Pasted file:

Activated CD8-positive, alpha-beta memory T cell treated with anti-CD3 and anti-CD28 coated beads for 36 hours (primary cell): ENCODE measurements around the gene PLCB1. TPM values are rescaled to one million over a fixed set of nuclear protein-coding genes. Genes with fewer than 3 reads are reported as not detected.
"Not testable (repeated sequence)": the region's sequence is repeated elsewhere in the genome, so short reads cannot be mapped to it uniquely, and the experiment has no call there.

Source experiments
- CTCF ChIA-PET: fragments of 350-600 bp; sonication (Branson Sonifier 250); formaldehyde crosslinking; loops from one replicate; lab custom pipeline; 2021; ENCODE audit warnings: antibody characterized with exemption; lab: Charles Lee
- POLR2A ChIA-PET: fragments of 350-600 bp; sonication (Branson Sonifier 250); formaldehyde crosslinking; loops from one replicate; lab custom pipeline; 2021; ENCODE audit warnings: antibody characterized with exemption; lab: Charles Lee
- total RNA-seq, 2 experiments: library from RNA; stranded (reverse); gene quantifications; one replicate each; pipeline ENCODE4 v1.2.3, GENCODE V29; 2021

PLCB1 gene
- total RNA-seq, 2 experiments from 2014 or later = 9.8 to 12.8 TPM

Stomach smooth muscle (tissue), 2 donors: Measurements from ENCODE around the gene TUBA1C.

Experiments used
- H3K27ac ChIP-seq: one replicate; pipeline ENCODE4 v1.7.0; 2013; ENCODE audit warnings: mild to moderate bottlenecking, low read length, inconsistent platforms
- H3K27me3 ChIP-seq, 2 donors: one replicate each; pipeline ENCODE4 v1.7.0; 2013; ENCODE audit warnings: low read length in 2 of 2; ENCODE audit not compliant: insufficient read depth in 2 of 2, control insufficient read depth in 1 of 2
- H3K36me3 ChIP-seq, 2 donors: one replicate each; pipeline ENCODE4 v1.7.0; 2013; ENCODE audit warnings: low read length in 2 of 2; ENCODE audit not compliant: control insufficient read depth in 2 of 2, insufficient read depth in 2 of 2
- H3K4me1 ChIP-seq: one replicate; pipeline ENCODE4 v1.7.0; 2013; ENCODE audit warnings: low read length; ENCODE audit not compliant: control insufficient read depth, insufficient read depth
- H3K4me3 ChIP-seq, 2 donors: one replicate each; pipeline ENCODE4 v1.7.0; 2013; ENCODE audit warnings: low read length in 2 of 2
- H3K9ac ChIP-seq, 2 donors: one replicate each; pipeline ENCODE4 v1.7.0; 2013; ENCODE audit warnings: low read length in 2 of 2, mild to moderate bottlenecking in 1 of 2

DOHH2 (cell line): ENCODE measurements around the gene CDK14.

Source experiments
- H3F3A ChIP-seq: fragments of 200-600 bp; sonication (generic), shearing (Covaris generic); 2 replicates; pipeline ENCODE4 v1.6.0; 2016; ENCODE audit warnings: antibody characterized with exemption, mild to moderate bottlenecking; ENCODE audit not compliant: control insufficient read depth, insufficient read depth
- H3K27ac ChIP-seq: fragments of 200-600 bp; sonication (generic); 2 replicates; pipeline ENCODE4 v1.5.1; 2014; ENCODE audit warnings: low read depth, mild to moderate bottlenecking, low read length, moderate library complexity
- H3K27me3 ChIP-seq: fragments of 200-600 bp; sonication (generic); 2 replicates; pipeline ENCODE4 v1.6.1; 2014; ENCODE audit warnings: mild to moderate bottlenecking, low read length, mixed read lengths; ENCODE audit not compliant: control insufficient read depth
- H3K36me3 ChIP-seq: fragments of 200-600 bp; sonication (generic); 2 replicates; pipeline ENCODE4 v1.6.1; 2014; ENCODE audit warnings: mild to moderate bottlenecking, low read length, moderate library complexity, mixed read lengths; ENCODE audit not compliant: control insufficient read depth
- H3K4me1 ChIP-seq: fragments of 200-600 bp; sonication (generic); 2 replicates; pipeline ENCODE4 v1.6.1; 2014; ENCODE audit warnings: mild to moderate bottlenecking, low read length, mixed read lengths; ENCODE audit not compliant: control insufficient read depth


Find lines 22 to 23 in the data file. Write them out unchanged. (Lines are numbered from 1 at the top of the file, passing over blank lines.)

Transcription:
- H3K36me3 ChIP-seq: fragments of 200-600 bp; sonication (generic); 2 replicates; pipeline ENCODE4 v1.6.1; 2014; ENCODE audit warnings: mild to moderate bottlenecking, low read length, moderate library complexity, mixed read lengths; ENCODE audit not compliant: control insufficient read depth
- H3K4me1 ChIP-seq: fragments of 200-600 bp; sonication (generic); 2 replicates; pipeline ENCODE4 v1.6.1; 2014; ENCODE audit warnings: mild to moderate bottlenecking, low read length, mixed read lengths; ENCODE audit not compliant: control insufficient read depth